The politically difficult years after 1907 seemed overcome 1910, the Russian Revolution, the banking crisis in USA and the consequences in Germany. Important for the car presented here: The cylinder capacity tax has been introduced in 1906. As a result, indeed still rich people were the potential buyers, but they demanded comparatively significantly less displacement and accepted the correspondingly lower performance. Because for such a chassis were to pay at least 6,500 Goldmark at Benz and not less than 1,000 for the body.
Opel, of course, could do it cheaper, but such a Benz still has larger dimensions, fine leather upholstery, more prestige and a much more smoother suspension. Of course, at Benz were still available for a lot more money also more than 7 litres. Therewith one reached 100 km/h, while the 8/20 presented here ran up to 60 km/h without problems. Moreover, it could be uncomfortable regarding the rigid front axle. In any case, care had to be taken to keep sufficient distance in the absence of front brakes.
More was actually not to consider, except the complicated start or rather crank ceremony from today's perspective. Four speeds were actually pure luxury, because anyway, one mostly remained in the third. Gear changes were not very popular due to quite stubborn transmissions at the time. But an engine (Picture 6 below) with more stroke than bore and such a low rated speed supported in all respects. In addition, you could even save the manual ignition adjustment (see steering wheel).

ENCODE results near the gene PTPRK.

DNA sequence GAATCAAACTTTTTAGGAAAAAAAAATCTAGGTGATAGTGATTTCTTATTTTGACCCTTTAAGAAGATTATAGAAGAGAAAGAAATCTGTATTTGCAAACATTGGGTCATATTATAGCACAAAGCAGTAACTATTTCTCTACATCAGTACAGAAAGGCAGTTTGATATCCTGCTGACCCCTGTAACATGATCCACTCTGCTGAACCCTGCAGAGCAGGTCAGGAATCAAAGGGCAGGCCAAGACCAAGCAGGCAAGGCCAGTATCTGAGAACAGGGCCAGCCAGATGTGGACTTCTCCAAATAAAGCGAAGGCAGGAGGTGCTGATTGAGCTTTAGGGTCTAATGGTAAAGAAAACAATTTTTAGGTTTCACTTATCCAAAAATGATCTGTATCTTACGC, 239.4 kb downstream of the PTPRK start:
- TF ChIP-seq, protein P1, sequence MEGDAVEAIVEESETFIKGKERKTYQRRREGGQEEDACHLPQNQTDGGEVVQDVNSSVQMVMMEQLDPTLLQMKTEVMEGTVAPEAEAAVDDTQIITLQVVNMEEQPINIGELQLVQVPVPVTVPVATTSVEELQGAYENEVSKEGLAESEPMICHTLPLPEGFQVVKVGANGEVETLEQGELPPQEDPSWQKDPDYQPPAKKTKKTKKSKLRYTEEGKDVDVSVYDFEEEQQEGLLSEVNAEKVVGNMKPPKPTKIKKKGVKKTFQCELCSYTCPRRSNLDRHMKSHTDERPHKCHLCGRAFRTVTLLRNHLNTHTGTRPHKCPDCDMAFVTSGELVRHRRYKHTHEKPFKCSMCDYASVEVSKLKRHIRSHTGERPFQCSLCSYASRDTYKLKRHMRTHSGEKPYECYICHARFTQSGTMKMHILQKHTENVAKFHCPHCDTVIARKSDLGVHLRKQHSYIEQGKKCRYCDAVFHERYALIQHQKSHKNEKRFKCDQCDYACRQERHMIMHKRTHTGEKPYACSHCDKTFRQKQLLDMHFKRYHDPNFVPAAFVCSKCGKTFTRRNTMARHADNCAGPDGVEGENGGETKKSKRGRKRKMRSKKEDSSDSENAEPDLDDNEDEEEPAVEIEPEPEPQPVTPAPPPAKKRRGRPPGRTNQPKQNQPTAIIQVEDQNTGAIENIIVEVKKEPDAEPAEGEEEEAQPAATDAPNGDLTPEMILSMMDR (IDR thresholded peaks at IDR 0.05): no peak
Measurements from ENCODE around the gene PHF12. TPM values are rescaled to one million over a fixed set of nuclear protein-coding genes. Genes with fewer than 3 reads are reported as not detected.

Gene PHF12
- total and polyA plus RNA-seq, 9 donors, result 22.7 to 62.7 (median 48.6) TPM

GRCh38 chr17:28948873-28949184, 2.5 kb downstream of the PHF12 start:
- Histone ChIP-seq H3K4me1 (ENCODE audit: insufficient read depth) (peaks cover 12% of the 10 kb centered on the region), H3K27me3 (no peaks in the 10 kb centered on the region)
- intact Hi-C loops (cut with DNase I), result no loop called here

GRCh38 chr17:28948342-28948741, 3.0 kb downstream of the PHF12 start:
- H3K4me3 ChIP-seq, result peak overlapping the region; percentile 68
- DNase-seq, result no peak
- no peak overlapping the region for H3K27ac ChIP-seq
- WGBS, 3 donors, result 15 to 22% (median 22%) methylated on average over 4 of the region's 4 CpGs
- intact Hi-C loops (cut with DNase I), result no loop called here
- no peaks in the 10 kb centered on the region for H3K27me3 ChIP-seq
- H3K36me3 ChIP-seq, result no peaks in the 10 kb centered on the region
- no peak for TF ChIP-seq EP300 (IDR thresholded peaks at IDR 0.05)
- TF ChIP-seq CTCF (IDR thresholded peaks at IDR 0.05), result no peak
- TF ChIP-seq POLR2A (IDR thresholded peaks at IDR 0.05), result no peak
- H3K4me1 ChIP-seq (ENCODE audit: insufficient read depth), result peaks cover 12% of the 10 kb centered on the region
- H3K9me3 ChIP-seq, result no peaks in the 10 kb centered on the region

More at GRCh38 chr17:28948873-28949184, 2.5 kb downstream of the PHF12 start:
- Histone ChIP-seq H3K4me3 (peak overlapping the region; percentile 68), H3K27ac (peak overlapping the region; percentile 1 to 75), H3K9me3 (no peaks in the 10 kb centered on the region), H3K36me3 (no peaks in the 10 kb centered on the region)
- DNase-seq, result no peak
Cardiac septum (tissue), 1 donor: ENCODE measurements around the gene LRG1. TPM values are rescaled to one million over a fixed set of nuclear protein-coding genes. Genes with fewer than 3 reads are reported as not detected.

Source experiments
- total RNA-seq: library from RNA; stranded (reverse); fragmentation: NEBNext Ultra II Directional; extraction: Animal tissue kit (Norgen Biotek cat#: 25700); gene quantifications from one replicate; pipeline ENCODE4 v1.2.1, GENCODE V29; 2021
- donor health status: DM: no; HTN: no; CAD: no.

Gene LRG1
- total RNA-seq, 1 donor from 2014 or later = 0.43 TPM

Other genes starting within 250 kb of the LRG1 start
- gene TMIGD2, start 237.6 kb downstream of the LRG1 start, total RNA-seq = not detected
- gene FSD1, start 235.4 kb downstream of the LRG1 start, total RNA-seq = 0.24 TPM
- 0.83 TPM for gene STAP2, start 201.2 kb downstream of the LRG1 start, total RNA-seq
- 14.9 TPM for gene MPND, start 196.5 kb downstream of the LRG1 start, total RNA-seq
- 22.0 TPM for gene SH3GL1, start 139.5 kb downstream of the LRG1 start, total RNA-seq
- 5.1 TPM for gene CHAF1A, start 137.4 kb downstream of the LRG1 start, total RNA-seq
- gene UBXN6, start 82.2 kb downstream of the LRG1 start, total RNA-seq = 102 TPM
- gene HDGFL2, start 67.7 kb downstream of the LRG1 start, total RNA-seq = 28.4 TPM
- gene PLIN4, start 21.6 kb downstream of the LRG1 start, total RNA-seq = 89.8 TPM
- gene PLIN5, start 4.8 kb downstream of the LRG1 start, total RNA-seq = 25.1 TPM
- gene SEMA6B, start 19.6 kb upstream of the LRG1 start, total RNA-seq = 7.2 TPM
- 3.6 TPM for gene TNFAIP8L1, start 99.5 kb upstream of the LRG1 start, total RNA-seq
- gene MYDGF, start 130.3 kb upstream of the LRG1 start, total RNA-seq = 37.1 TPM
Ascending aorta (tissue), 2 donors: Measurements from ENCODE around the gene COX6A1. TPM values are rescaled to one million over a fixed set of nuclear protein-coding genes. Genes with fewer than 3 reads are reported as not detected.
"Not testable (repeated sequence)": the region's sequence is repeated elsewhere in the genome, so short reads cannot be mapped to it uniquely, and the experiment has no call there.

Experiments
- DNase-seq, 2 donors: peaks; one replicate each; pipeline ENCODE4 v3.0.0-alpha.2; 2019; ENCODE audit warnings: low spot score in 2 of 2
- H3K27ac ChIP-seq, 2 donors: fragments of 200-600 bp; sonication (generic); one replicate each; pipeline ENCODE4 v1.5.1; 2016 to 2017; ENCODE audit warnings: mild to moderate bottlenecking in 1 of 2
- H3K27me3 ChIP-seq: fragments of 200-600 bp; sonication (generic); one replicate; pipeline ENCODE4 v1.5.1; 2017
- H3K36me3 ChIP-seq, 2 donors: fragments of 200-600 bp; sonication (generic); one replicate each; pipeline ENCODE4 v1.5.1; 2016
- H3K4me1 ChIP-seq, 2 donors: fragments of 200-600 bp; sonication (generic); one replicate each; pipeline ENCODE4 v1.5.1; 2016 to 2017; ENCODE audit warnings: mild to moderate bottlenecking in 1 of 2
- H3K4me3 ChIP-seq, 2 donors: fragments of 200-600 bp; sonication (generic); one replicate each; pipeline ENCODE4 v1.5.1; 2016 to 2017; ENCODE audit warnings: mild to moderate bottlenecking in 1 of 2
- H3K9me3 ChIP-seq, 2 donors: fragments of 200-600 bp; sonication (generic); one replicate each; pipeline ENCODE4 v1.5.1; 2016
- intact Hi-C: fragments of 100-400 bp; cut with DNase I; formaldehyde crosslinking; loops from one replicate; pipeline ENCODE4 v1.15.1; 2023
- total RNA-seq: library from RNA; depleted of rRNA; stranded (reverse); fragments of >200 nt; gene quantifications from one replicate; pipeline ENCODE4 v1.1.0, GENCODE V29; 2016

The first type of these new savings series was the 8/18 of 1910 with the same cubic capacity and slightly less compression (4.2 : 1). The 8/18 was developed actually in Gaggenau, the Süddeutsche Automobilfabrik belonging to Benz since 1907. There were trucks produced, under Daimler management rather parts of it today. Maybe hence 8/18 and 8/20 had their good 'constitution' that was hard to shake. By the way, Daimler and Benz were still fierce competitors at the time.
Cardan instead of chain drive (Picture 5 above)
Benz was technically probably a little ahead with its four cylinders in a block. Daimler sat it together of two blocks. One could describe the 8/18 from 1910 as a car prepared for many years. Even far beyond the First World War its technology remained in existence. The next crucial big change, the four-wheel brake, came only after about 15 years. 07/15